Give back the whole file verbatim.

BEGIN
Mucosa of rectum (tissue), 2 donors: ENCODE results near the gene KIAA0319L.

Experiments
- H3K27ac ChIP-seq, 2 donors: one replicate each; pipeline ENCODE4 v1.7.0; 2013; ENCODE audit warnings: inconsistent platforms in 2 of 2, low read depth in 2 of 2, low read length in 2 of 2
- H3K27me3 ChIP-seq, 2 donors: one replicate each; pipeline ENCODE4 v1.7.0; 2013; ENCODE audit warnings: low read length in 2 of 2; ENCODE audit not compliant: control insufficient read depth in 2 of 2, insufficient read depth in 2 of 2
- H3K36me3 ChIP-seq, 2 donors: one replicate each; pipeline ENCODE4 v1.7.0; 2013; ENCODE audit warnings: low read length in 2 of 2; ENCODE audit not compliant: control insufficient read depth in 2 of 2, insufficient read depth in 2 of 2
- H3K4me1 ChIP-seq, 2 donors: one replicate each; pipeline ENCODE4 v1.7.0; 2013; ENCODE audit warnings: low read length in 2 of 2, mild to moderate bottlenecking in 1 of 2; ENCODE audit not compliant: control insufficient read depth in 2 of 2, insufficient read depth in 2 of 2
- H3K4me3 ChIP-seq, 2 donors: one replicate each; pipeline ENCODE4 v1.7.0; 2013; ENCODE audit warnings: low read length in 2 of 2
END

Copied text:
Mucosa of rectum (tissue), 2 donors: ENCODE results near the gene KIAA0319L.

Experiments
- H3K27ac ChIP-seq, 2 donors: one replicate each; pipeline ENCODE4 v1.7.0; 2013; ENCODE audit warnings: inconsistent platforms in 2 of 2, low read depth in 2 of 2, low read length in 2 of 2
- H3K27me3 ChIP-seq, 2 donors: one replicate each; pipeline ENCODE4 v1.7.0; 2013; ENCODE audit warnings: low read length in 2 of 2; ENCODE audit not compliant: control insufficient read depth in 2 of 2, insufficient read depth in 2 of 2
- H3K36me3 ChIP-seq, 2 donors: one replicate each; pipeline ENCODE4 v1.7.0; 2013; ENCODE audit warnings: low read length in 2 of 2; ENCODE audit not compliant: control insufficient read depth in 2 of 2, insufficient read depth in 2 of 2
- H3K4me1 ChIP-seq, 2 donors: one replicate each; pipeline ENCODE4 v1.7.0; 2013; ENCODE audit warnings: low read length in 2 of 2, mild to moderate bottlenecking in 1 of 2; ENCODE audit not compliant: control insufficient read depth in 2 of 2, insufficient read depth in 2 of 2
- H3K4me3 ChIP-seq, 2 donors: one replicate each; pipeline ENCODE4 v1.7.0; 2013; ENCODE audit warnings: low read length in 2 of 2